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  1. Groo the Wanderer showcased the unique humor and detailed compositions of writer-artist Sergio Aragones. Especially prized are his insanely detailed DPS title splashes like this one from Groo #20 (1986) known as "The Siege II": Groo #20 DPS (click hi-res image to appreciate all the details!)
  2. Proud to add iconic Ms. Marvel #18 cover that fits my collection to a KREE! Love the classic full-figure image with the Avengers, my first Cockrum cover. Mystique from X-Men made her 1st full appearance in this key issue. Ms. Marvel #18
  3. Awesome display Frank! Glad to see your new Superman transformation page framed.
  4. I count myself lucky having acquired 20+ pieces from fellow CGC boardies including 7 directly from CGC sale threads ("Marketplace"). I've learned to pull the trigger quickly on wheelhouse pieces that are fairly priced. Below are two of my favorite CGG-sourced pieces-- one by cash purchase and one by trade (with special thanks to boardies Chris C and Bronty respectively). Dino Link: Link:
  5. What kind of board is the splash drawn on? If there is no specific marking(s), perhaps that makes the splash a forgery target. Usually, even the best imitation artist can’t replicate the vintage art board marks (Curtiss, World Color, DC cover stock). Any thoughts?
  6. Conan #69 p1 title splash with Belit: CAF link
  7. We can all have our own Mt. Rushmore, right? For me, Byrne's work on X-Men, FF, Iron Fist, Captain America and Avengers were significant to my personal comic fandom journey and Byrne's pen defined my preferred images of those Marvel characters. Neal Adams did the same for DC counterparts like Batman, Superman, Green Lantern, Flash, Deadman, "short but stellar stints" on original X-Men, Avengers and Conan. Frank Miller's work on Daredevil, Wolverine and Dark Knight Returns had a similar impact to Byrne and Adams, but I do credit Miller's impact as writer/storyteller/innovator for much of his appeal to me, so from a purely artistic standpoint, I chose Byrne and Adams.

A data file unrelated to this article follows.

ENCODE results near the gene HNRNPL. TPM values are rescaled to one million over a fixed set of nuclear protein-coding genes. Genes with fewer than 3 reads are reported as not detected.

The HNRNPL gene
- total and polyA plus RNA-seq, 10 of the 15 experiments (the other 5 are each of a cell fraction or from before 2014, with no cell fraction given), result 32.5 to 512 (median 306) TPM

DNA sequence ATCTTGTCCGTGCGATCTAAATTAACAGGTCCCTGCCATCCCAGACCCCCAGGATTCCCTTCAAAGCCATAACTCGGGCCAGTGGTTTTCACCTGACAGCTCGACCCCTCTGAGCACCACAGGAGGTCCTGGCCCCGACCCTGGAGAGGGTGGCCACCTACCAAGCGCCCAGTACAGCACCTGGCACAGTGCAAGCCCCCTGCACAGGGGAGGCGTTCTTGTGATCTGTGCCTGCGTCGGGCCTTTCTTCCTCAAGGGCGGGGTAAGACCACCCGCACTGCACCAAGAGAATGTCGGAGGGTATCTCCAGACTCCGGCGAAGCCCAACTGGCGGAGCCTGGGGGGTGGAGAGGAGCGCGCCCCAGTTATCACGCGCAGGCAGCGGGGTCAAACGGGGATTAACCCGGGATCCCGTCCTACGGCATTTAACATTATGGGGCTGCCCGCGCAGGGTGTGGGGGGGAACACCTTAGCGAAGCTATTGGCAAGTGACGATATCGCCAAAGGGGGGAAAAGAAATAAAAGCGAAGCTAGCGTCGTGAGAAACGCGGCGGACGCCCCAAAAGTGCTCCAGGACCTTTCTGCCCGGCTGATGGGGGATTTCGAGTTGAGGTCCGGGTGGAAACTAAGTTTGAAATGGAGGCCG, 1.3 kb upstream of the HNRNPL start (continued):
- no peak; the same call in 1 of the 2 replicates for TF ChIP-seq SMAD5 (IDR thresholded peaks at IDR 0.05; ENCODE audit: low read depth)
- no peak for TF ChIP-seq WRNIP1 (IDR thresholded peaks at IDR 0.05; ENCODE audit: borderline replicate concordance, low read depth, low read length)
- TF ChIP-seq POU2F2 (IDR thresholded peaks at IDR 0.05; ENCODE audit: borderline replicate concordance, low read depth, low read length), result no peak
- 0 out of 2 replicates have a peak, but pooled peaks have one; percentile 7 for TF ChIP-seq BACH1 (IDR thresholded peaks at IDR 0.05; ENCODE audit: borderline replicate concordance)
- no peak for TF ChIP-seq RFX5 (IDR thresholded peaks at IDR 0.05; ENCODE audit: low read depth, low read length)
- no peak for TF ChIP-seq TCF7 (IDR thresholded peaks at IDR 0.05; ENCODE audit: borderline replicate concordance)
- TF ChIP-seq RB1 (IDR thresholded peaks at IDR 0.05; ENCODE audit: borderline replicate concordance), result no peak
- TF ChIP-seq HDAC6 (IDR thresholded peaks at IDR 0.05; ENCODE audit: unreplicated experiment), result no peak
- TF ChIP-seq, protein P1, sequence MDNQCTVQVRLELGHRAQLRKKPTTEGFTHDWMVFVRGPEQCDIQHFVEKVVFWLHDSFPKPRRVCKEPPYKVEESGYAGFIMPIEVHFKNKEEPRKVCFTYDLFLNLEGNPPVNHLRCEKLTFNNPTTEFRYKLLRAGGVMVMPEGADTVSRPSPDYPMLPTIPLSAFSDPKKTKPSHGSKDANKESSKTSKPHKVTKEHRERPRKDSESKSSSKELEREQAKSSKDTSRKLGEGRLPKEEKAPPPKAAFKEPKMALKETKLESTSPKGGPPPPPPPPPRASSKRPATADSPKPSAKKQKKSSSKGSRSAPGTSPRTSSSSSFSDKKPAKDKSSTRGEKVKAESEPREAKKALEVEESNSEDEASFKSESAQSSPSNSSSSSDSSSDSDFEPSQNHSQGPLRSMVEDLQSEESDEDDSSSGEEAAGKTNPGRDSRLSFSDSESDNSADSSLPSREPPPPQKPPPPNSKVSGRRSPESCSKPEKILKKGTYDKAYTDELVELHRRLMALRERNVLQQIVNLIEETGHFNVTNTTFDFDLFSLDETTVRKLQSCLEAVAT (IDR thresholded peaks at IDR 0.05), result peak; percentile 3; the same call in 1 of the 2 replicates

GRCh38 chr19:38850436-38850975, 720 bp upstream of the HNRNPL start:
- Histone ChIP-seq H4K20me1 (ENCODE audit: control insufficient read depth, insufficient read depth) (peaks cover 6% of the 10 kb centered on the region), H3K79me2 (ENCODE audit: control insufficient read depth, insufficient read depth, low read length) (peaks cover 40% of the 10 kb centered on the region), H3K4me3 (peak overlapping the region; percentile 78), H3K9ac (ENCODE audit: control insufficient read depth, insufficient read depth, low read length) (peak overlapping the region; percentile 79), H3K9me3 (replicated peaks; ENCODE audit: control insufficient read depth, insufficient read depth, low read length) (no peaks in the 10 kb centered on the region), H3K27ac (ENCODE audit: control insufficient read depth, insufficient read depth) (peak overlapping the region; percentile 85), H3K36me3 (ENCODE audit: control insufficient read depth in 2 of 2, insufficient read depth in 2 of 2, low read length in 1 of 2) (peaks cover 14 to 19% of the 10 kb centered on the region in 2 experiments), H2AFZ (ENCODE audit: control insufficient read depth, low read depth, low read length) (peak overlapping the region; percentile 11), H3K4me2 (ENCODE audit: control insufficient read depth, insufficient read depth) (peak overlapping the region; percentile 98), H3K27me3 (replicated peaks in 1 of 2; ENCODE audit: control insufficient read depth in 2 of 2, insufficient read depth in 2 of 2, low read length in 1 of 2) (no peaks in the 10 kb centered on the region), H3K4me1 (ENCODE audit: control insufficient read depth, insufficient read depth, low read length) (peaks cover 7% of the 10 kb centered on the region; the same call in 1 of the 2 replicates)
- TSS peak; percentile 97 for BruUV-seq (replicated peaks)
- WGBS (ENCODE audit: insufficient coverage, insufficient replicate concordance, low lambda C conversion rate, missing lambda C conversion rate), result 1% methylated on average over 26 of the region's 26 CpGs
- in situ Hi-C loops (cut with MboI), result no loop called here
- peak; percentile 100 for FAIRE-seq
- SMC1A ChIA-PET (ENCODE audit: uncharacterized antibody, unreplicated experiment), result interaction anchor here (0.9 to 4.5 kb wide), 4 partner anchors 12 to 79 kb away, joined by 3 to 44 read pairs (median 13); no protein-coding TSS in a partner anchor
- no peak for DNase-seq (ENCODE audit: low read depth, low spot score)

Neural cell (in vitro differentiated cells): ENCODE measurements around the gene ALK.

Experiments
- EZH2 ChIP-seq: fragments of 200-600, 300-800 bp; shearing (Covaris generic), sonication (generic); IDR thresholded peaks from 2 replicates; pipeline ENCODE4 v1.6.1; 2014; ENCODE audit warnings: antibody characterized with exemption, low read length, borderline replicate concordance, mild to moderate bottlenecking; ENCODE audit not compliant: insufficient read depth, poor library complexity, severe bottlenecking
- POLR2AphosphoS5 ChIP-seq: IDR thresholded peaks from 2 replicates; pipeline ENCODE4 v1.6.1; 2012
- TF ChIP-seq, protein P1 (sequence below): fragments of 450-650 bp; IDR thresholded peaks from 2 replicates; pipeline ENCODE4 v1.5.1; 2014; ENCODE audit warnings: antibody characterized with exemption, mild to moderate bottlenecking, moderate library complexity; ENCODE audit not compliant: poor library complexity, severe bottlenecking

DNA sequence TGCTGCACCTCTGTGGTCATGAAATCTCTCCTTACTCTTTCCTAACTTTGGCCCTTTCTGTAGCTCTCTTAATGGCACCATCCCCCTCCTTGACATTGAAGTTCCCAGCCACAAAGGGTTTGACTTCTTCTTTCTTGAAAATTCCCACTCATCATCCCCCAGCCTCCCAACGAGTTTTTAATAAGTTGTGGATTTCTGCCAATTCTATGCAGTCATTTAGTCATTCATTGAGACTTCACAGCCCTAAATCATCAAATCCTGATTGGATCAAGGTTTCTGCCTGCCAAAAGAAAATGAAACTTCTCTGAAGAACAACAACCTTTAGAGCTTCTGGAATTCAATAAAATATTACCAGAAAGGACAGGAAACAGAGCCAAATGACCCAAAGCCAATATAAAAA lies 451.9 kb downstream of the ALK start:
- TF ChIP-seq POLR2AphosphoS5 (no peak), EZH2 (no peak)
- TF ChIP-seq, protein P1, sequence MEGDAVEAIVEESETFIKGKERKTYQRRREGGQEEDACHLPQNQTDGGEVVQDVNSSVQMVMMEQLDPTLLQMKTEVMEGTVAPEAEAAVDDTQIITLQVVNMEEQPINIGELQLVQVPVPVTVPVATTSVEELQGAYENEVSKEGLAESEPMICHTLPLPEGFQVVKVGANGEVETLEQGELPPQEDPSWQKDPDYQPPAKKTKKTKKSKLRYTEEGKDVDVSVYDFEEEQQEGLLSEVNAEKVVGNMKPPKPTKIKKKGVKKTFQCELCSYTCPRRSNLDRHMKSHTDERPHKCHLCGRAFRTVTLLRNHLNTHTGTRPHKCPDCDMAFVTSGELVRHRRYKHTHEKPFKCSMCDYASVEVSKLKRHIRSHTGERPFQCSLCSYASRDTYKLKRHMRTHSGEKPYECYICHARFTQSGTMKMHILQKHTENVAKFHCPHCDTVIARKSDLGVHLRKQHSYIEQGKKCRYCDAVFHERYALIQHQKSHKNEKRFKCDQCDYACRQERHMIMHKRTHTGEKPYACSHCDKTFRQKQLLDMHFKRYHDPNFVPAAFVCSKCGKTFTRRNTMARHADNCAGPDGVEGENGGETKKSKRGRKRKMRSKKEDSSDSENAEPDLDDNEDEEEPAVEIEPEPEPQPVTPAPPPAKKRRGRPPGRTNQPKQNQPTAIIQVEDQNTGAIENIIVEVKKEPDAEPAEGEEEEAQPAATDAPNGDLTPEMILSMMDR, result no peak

8. My Mount Rushmore artists are: Kirby, Adams, Byrne and Wrightson
  9. Great discussion. I think it’s important to stay true to my personal collecting interests and not let auction results affect my decision-making. Bottom-line, I’d rather make a smaller profit on art that I love than a larger profit on art I don’t love. I’ve learned that only the auction houses win when I have to sell a piece that I quickly grew tired of, upgraded or let go to fund another purchase. Short-term auction results can be deceiving. I remember collecting Golden Age comics 15 years ago when auctions for Silver/Bronze Age CGC 9.8s were breaking records every month and coveted by the masses, supported by “younger demographics” and “aging GA collectors”. Sure, high-grade AF 15s continued to soar but vast majority of the hottest CGC books like Hulk 181 have dropped back to earth. Also, I think today’s auctions are somewhat diluted by many collectors/dealers who are either paring down, funding new purchases, trading up or taking gains— consigning pieces that are castoffs, least desired multiples and/or in the “lower %” tiers (using the Andy Robbins method of prioritization). Whether we’re taking BWS Conan or Guardians of the Galaxy art, the best examples rarely come to auction because, well, they don’t have to. So, if the auctions appear to discount artists/titles/genres that you want to own, then maybe celebrate (quietly) and buy what you love for a little less...if it seems you’re constantly chasing pieces that are “just out of reach”, then be wary of overpaying (ie, the winner’s curse) when your ship finally comes in.
  10. If your piece is worth $5000 today and you wanted to trade it for my piece worth $5000....why can’t we agree on exchange value of say $100 or $1000? Who ultimately decides value in a cashless trade?
  11. Frazetta fan art or Molly Hatchett (album cover 1978) enthusiast...
  12. The new Felix Comic Art podcast on Chuck Costas has me nostalgic for Punisher art. Proud to post Michael Golden's incredible Punisher #50 cover that marked the title's (golden) anniversary in 1991. Golden's first ever Punisher cover (among his 6 Punisher + 9 War Journal covers) has insane details and a classic Punisher image with two guns blazing... recalling Mike Zeck's iconic Punisher #1 cover! Punisher #50